Dedicated to helping abandoned pets - Veterinary Practice
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Dedicated to helping abandoned pets

John Bower reports on the recent International Companion Animal Welfare Conference in Italy.

When it was suggested that I attend a conference on the banks of Lake Maggiore in Italy in late October it seemed churlish to decline.

When I heard it was called the “ICork” Conference, it seemed even more essential to go as it was obviously something to do with uncorking wine. Not so, I found when I saw it written down – ICAWC.

This was truly a welfare conference of international standing and attended by some 220 delegates from all over the world but mostly from Europe. The two-and-a-half day event was organised by Clarissa Baldwin, chief executive of Dogs Trust, one of the larger canine welfare charities in the UK, and the list of speakers and topics meant it was to be a most interesting meeting.

Caroline, my wife, was giving one of the papers on a behavioural topic, which was another good reason to attend, so we flew out conveniently from Bristol to Milan where, just as it had been in Devon, it was pouring with rain! We were met and transported to the impressive Regina Palace Hotel in Stresa, literally on the banks of Lake Maggiore which, at 35 miles long, is one of the largest lakes in Northern Italy.

We arrived half way through the evening meal but places and food had been saved and the room was buzzing with excitement and interest from the first day’s papers.

Delegate mix

The delegates were from many different types of establishments – rescue homes, welfare organisations, rehabilitation units, neutering centres, DEFRA, governments, representatives from the Kennel Club – and also some vets and nurses.

Some came from relatively poor countries where animal welfare is given a very low priority, but they were there to learn what could be done on a very low budget, and were among the keenest there. Many of the trustees of Dogs Trust were in attendance and it was good to see them all taking such an active interest.

As is the case at most veterinary type congresses, much discussion took place in the bar until the wee small hours but this did not deter the delegates from attending the first lecture the next morning!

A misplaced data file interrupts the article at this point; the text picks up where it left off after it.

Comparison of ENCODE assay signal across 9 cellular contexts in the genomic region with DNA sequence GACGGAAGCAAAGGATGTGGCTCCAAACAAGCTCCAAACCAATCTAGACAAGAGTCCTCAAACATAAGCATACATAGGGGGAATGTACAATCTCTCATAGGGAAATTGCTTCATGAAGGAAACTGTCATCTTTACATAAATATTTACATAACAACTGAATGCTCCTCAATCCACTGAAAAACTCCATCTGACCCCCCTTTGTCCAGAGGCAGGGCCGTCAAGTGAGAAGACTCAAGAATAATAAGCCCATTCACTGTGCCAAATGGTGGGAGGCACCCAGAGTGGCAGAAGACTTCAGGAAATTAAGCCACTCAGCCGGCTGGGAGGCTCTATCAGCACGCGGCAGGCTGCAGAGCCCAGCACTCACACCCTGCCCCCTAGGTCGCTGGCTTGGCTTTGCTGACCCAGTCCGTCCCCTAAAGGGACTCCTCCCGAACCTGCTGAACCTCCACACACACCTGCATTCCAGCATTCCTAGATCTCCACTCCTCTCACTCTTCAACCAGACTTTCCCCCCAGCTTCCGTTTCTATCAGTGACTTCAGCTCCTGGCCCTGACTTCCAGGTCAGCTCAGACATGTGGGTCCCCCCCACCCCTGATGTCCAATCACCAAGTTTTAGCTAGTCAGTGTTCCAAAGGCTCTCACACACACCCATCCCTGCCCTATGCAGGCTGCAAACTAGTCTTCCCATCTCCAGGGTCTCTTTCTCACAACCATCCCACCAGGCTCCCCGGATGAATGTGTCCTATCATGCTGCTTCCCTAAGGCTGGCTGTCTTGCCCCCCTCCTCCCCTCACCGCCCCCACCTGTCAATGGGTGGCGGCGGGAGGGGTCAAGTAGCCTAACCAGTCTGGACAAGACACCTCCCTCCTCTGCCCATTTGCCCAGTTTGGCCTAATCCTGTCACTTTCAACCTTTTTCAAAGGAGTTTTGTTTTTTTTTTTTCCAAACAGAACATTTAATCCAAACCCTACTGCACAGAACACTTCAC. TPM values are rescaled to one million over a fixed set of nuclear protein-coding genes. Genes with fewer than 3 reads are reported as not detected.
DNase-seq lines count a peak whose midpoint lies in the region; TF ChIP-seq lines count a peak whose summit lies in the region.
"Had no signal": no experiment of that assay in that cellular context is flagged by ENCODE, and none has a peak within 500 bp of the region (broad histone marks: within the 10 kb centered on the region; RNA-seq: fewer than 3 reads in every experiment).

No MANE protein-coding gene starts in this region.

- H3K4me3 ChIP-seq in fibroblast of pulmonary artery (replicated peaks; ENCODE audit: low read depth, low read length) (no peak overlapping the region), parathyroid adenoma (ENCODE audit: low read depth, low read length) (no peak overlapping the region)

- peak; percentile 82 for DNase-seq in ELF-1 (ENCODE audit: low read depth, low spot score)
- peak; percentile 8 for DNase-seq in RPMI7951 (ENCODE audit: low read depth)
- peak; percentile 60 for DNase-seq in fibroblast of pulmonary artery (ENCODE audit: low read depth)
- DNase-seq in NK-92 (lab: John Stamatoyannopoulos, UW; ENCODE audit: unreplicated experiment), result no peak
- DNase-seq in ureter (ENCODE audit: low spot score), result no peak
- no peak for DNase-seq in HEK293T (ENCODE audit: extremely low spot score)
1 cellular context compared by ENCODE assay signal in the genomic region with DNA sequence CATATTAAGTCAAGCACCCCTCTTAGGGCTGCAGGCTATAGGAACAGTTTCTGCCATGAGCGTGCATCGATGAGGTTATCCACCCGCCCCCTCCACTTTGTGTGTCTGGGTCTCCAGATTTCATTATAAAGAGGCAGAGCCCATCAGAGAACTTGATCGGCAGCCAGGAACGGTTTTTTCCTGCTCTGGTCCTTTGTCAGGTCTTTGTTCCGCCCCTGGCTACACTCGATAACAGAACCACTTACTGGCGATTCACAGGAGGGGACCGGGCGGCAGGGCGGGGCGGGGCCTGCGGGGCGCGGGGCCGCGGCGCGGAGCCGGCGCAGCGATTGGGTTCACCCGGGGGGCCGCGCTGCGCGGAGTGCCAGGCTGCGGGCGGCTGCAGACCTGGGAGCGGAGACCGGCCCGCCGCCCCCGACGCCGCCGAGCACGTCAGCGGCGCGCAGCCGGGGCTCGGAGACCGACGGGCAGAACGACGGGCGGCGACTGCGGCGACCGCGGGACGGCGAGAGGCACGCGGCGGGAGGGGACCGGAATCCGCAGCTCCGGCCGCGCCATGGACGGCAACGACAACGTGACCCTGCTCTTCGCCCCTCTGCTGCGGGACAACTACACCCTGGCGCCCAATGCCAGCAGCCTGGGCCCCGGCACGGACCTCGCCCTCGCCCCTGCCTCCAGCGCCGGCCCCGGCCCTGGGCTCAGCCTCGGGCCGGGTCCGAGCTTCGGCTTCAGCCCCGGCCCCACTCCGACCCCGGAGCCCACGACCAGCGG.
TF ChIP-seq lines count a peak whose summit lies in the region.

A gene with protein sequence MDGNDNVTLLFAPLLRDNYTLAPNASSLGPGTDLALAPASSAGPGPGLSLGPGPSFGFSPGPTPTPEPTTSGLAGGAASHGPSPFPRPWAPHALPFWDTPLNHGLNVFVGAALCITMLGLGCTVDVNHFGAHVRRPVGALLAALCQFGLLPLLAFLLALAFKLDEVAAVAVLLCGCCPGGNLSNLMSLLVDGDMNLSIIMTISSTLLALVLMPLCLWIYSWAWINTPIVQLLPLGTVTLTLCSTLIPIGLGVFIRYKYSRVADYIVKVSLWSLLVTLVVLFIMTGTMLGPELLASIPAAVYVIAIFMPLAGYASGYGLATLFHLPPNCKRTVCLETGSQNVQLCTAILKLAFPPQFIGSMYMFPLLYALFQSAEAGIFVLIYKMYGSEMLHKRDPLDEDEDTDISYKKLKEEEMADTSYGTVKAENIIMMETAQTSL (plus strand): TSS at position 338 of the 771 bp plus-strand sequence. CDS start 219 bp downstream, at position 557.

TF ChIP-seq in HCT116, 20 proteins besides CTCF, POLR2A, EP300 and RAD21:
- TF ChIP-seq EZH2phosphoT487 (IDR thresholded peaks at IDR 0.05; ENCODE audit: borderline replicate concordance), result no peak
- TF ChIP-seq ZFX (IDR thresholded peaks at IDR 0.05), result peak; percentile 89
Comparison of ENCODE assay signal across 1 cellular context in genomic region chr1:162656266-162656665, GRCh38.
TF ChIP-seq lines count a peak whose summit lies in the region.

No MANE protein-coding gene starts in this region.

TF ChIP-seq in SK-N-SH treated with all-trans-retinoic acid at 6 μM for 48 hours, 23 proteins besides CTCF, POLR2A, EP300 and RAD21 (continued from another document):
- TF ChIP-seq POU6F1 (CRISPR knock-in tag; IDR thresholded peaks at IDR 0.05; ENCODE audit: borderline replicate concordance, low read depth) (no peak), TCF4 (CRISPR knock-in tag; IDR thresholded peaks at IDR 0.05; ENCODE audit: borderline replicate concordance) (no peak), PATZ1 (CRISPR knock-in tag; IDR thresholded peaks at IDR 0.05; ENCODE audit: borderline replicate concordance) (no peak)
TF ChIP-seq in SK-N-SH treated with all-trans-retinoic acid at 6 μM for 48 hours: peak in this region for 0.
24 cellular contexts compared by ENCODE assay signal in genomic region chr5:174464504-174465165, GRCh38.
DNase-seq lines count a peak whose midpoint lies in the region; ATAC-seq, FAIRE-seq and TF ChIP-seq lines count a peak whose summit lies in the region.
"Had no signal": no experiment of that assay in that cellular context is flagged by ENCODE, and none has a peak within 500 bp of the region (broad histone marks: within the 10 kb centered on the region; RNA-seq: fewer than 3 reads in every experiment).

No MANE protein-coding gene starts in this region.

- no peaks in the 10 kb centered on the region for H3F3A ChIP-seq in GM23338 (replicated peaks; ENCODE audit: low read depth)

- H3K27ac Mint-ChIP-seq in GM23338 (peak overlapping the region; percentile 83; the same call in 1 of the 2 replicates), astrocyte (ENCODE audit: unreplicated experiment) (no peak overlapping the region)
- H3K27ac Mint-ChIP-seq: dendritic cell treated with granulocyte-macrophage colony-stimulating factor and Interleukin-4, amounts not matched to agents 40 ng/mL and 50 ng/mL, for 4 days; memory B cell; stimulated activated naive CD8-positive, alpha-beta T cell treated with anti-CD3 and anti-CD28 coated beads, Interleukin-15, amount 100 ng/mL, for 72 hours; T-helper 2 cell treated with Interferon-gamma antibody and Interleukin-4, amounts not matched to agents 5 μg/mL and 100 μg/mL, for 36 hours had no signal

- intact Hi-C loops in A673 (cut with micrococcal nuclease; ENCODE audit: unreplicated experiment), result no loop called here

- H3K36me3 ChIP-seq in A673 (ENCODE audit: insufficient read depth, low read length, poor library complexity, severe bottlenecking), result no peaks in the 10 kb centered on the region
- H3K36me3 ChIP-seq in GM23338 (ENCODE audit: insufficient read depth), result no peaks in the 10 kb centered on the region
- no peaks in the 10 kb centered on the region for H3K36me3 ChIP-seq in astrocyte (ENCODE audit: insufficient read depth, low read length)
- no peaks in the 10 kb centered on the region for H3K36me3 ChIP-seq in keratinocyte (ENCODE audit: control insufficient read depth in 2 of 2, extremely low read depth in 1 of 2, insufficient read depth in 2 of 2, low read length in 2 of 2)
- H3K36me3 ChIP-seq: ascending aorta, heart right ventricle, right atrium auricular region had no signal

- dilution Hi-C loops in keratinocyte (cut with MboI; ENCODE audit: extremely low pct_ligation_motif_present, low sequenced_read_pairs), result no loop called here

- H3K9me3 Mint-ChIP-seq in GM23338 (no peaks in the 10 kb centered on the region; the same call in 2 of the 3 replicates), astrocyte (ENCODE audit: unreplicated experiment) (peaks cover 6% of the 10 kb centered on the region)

The morning was clearer and what a view from our hotel room window! Firstly the huge lake with its several Borromean Islands and clear water lay in front of us, but the backcloth was the Alps – magnificent towering mountains already (or permanently?) covered in snow. Boats were going about their business, and people were walking the lakeside paths. But it was breakfast and lectures for us.

Varied topics

The topics and speakers were many and varied. Clarissa Baldwin opened the proceedings with a welcome address and also spoke about putting a value on companion animals – The Canine Charter.

She showed a video of this Dogs Trust event, hoping to encourage similar events in other countries with the aim of raising people’s perceptions and the status of dogs.

Ray Butcher spoke on population dynamics, before Anneleise Smillie, who has a BA Hons from Bristol and is working with Animals Asia Foundation in the UK, gave excellent presentations on education and animals as therapy in humans.

This interesting topic was followed by the closely-related human-animal interaction talk by Anne-Marie Wordley from Australia who is completing her PhD on that topic there. Luke Gamble, a young UK vet, spoke of his experiences in the World Wide Veterinary Service where he organises teams of recent UK graduates to visit areas of need to catch, neuter and release stray dogs and cats.

A real difference